Irish Grammy winner Sinead O’Connor said that she will cancel her September show in Israel if she can do so without incurring any financial penalties for breach of contract.
In a since-removed statement posted on her website Friday, O’Connor said that her booking agent had not informed her of the request by “the Palestinian people” not to perform in Israel.
“I was not informed by my booking agent, and was unaware myself, that a boycott of Israel had been requested by the Palestinian people,” she said in the statement. “I agreed to perform having been unaware any such boycott had been requested. Had I been aware I would not have agreed to perform.”
However, O’Connor said she may not be legally able to pull out of the show at this stage without incurring significant financial costs that she cannot afford to pay.
“I have four children for whom I am the sole breadwinner,” she said. “If I can remove myself from the show without financial cost to myself then I will do so. If I cannot remove myself from the show without cost to myself then I will perform because I can’t afford the legal costs involved in not performing.”
A number of artists have canceled Israel shows in the past several years, citing concerns over Israeli policies, including Elvis Costello, Gil-Scott Heron, Santana, Cat Power, Devendra Banhart, Gorillaz Sound System and the Pixies, though the Pixies changed tack and are playing in Tel Aviv on Tuesday night.
Many other artists have ignored the boycott pressure, notably including The Rolling Stones, Justin Timberlake, Lady Gaga, Lana Del Rey and Neil Young, who have all played or are scheduled to play in Israel this summer.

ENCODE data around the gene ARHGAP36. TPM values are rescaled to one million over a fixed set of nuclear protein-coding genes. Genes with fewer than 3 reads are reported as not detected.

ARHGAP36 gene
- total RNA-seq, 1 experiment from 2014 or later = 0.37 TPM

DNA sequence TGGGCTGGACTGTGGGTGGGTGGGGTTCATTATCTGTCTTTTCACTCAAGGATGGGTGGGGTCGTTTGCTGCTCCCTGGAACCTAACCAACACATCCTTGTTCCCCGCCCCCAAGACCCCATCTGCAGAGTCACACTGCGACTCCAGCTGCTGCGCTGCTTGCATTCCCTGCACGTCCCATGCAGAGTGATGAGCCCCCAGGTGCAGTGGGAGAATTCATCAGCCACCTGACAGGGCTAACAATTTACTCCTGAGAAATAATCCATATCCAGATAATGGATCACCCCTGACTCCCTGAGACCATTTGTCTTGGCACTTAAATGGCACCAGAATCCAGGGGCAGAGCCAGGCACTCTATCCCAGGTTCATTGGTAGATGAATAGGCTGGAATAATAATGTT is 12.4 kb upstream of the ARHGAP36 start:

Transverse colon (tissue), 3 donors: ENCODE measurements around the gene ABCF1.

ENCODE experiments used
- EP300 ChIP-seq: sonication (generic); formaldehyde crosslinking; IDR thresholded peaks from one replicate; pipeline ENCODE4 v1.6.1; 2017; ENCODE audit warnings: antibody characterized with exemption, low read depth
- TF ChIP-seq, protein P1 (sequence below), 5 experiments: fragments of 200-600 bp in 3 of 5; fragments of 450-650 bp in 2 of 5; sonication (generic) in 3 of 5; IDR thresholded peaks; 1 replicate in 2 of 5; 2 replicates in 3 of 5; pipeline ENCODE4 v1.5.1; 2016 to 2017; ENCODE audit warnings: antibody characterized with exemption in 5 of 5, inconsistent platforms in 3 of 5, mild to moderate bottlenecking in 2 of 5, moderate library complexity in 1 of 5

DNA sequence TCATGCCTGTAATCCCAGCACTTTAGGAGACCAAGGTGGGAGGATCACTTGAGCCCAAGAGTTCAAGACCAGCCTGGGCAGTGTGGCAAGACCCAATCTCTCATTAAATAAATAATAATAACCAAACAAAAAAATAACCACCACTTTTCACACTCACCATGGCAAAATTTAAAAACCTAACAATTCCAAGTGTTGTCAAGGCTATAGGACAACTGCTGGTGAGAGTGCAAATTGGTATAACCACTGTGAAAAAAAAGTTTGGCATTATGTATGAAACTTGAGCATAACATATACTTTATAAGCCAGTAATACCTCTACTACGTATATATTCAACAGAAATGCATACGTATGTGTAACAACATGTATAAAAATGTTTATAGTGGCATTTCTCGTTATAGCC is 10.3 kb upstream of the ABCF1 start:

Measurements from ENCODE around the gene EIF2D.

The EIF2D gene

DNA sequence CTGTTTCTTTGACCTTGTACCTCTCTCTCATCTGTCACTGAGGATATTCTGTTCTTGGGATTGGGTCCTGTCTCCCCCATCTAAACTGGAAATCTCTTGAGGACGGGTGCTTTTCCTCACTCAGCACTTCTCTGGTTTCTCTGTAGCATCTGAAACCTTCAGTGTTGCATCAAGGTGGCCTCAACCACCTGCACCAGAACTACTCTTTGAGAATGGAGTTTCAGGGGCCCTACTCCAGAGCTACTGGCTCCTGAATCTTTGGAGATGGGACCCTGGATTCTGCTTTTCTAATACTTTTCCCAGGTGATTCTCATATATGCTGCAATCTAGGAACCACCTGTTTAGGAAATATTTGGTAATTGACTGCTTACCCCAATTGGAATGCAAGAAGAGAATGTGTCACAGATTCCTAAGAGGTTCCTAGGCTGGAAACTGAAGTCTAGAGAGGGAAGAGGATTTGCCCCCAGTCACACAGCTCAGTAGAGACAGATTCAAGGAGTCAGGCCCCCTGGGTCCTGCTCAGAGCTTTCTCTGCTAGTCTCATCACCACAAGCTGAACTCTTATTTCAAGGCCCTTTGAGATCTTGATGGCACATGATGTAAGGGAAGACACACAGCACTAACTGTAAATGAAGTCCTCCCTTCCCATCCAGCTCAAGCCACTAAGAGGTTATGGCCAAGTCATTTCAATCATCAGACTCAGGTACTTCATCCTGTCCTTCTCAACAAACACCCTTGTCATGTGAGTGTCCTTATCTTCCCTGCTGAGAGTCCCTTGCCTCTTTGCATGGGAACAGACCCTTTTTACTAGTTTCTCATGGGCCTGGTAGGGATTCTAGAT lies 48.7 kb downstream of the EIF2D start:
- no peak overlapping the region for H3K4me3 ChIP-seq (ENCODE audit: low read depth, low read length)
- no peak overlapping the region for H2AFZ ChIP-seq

Irish Grammy winner and pope photograph-destroyer O’Connor is set to perform nearly two decades after making headlines by attacking a photographer in Israel, Channel 10 reported last week. The show’s date, however, did not appear on the singer’s website.
O’Connor, 48, who is known as much for her provocative stunts as for her music, last played in the country in 1995, but her well-received concert was overshadowed by a physical altercation with Israeli paparazzi in Jerusalem’s Old City.
In 1997, the Irish performer announced plans to hold another concert in Jerusalem entitled, “Two Capitals, Two States,” but decided to cancel the show after receiving death threats from extremist Israelis.
O’Connor, who was raised Catholic, has shown interest in Israel and Jews in the past. In a letter following the 1997 cancellation, she said she has “always had the most passionate love for the Jewish people.” Her first album in 1987 featured a track called “Jerusalem.” O’Connor also wore a Star of David necklace during several of her performances.
The Times of Israel covers one of the most complicated, and contentious, parts of the world. Determined to keep readers fully informed and enable them to form and flesh out their own opinions, The Times of Israel has gradually established itself as the leading source of independent and fair-minded journalism on Israel, the region and the Jewish world.
We've achieved this by investing ever-greater resources in our journalism while keeping all of the content on our site free.
Unlike many other news sites, we have not put up a paywall. But we would like to invite readers who can afford to do so, and for whom The Times of Israel has become important, to help support our journalism by joining The Times of Israel Community. Join now and for as little as $6 a month you can both help ensure our ongoing investment in quality journalism, and enjoy special status and benefits as a Times of Israel Community member.